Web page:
dc.contributor.authorCummings, Peter T.en
dc.date.accessioned2016-02-25T12:43:25Zen
dc.date.available2016-02-25T12:43:25Zen
dc.date.issued2013en
dc.identifier.citationFrench WR, Iacovella CR, Rungger I, Souza AM, Sanvito S, et al. (2013) Atomistic simulations of highly conductive molecular transport junctions under realistic conditions. Nanoscale 5: 3654. Available: http://dx.doi.org/10.1039/c3nr00459g.en
dc.identifier.issn2040-3364en
dc.identifier.issn2040-3372en
dc.identifier.pmid23552959en
dc.identifier.doi10.1039/c3nr00459gen
dc.identifier.urihttp://hdl.handle.net/10754/597633en
dc.description.abstractWe report state-of-the-art atomistic simulations combined with high-fidelity conductance calculations to probe structure-conductance relationships in Au-benzenedithiolate (BDT)-Au junctions under elongation. Our results demonstrate that large increases in conductance are associated with the formation of monatomic chains (MACs) of Au atoms directly connected to BDT. An analysis of the electronic structure of the simulated junctions reveals that enhancement in the s-like states in Au MACs causes the increases in conductance. Other structures also result in increased conductance but are too short-lived to be detected in experiment, while MACs remain stable for long simulation times. Examinations of thermally evolved junctions with and without MACs show negligible overlap between conductance histograms, indicating that the increase in conductance is related to this unique structural change and not thermal fluctuation. These results, which provide an excellent explanation for a recently observed anomalous experimental result [Bruot et al., Nat. Nanotechnol., 2012, 7, 35-40], should aid in the development of mechanically responsive molecular electronic devices. © 2013 The Royal Society of Chemistry.en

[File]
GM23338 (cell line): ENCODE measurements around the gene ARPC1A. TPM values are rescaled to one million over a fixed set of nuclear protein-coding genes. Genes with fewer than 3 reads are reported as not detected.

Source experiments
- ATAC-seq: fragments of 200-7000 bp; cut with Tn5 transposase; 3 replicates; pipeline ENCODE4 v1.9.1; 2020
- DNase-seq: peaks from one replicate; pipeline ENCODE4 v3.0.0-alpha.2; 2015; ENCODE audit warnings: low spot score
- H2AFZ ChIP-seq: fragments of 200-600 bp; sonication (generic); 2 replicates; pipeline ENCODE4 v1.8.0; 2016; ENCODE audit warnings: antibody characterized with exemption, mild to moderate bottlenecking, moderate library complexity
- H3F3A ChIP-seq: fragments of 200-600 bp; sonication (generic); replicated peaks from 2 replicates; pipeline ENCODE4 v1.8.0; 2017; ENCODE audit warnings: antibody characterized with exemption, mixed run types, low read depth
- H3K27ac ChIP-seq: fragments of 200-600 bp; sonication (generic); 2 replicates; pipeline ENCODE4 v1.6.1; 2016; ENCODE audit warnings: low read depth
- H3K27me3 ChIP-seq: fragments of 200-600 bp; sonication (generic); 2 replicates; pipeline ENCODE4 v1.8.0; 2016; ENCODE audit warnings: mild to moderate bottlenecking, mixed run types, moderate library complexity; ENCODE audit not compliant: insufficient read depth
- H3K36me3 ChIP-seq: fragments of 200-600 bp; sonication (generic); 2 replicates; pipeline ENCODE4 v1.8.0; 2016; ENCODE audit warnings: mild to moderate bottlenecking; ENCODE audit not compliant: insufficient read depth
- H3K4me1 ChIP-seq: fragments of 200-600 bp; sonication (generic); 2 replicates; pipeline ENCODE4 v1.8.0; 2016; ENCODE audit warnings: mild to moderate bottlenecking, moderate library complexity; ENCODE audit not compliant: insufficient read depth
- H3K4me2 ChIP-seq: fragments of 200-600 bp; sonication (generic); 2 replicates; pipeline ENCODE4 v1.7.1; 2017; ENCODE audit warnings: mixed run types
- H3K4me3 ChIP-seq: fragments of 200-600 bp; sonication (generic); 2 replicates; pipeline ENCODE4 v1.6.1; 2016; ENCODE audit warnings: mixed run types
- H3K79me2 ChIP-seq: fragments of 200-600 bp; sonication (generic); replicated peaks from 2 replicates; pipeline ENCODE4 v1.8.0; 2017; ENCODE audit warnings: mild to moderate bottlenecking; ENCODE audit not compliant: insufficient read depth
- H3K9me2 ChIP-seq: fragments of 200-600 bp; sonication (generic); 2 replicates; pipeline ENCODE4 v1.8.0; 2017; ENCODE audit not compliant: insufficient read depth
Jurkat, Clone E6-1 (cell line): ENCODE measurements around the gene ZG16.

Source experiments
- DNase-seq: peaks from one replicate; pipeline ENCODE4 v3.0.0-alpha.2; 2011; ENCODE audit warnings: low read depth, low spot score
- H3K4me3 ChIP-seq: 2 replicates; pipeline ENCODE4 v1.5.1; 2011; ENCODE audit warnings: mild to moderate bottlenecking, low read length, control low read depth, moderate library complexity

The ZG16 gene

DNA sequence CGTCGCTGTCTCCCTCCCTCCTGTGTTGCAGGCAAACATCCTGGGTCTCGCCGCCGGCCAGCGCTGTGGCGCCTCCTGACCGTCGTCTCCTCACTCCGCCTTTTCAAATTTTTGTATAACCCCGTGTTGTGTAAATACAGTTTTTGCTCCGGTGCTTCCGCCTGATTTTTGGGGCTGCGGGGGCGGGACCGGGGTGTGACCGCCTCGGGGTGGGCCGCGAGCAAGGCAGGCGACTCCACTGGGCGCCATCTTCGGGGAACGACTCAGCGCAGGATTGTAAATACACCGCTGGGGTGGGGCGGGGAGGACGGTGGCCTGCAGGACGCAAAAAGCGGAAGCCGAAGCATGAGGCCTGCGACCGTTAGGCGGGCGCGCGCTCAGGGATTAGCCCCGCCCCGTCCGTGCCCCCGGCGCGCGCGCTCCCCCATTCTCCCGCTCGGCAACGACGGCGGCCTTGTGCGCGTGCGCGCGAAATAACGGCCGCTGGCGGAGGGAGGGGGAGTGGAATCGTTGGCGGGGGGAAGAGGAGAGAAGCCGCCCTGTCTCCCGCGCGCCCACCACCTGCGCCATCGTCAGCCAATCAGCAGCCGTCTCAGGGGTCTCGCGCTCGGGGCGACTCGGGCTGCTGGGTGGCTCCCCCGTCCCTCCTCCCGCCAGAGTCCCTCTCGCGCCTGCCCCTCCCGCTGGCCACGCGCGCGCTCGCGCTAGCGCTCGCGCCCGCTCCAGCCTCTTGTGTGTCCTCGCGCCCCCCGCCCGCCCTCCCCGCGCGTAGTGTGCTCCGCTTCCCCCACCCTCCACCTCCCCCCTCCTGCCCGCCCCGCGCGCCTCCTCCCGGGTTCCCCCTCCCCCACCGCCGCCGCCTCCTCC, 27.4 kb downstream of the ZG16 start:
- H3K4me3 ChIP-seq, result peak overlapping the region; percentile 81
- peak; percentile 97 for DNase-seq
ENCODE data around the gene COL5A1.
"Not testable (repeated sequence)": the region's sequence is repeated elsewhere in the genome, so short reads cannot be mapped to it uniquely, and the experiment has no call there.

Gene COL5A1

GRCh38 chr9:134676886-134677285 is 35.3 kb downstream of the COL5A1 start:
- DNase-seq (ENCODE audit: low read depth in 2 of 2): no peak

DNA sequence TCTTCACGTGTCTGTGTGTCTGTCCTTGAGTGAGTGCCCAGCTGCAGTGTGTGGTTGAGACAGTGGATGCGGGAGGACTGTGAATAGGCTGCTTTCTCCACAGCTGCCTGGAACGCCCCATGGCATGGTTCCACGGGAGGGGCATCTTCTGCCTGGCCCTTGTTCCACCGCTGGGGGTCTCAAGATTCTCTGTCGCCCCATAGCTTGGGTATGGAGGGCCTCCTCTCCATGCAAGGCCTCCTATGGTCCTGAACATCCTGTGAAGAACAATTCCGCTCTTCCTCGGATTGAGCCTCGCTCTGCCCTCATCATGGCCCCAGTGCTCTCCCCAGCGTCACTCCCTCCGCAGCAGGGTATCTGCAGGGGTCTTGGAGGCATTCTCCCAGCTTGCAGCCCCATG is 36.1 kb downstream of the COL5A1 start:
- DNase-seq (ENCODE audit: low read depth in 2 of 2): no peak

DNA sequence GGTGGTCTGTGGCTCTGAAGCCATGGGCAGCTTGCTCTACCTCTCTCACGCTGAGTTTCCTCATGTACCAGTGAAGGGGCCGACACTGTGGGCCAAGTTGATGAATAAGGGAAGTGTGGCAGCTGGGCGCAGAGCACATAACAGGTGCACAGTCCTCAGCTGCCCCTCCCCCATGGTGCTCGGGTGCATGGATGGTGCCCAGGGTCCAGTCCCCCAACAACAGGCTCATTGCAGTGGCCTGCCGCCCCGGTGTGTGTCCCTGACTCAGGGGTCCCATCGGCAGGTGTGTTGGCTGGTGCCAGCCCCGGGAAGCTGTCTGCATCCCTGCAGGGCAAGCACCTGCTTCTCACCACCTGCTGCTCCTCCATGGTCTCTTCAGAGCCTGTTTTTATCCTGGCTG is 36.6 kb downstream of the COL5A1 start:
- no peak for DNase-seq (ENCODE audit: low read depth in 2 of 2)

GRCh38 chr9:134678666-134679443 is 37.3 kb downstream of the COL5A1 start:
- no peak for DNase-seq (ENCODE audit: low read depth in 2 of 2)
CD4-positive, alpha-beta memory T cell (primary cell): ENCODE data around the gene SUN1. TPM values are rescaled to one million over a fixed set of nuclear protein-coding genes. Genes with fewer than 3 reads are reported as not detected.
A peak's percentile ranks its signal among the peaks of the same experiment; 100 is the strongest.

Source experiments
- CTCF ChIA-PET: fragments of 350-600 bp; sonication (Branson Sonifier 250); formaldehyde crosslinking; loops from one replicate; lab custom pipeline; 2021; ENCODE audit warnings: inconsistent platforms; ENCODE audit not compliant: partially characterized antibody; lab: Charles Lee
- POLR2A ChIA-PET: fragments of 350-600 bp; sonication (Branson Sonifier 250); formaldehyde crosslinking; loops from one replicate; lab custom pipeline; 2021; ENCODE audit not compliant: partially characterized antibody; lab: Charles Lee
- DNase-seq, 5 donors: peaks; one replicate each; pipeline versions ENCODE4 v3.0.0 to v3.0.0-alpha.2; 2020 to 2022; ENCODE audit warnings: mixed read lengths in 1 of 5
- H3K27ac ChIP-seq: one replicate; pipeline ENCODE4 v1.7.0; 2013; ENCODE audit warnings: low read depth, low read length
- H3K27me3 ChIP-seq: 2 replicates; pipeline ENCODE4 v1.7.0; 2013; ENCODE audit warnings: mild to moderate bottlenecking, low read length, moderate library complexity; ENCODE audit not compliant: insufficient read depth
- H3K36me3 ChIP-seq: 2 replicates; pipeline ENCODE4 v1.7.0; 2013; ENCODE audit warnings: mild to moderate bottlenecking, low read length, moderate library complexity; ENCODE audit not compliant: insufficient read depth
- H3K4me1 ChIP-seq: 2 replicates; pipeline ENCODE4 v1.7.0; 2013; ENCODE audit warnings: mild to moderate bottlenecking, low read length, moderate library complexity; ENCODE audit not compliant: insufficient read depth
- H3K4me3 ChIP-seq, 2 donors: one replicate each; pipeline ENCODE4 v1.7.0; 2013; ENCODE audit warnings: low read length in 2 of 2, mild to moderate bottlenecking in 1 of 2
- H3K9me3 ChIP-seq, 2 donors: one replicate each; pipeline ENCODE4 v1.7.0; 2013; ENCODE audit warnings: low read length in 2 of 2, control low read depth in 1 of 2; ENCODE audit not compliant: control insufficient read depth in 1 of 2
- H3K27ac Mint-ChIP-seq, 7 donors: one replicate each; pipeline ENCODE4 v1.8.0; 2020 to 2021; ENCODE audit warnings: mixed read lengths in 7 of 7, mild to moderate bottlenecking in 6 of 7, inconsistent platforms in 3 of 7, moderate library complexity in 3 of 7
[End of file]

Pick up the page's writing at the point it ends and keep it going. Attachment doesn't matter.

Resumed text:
dc.description.sponsorshipWRF acknowledges partial support from the U.S. Department ofEducation for a Graduate Assistance in Areas of National Need(GAANN) Fellowship under grant number P200A090323; WRF,CRI and PTC acknowledge partial support from the NationalScience Foundation through grant CBET-1028374. IR, AMS, andSS thank the King Abdullah University of Science and Technology(ACRAB project) for financial support. This researchused resources of the National Energy Research ScientificComputing Center (NERSC), which is supported by the Office ofScience of the U.S. Department of Energy under Contract no.DE-AC02-05CH11231; specifically, the conductance calculationswere performed on NERSC's Carver.en
dc.publisherRoyal Society of Chemistry (RSC)en
dc.titleAtomistic simulations of highly conductive molecular transport junctions under realistic conditionsen
dc.typeArticleen
dc.identifier.journalNanoscaleen
dc.contributor.institutionDepartment of Chemical and Biomolecular Engineering, Nashville, TN, United Statesen
dc.contributor.institutionTrinity College Dublin, Dublin, Irelanden
dc.contributor.institutionOak Ridge National Laboratory, Oak Ridge, United Statesen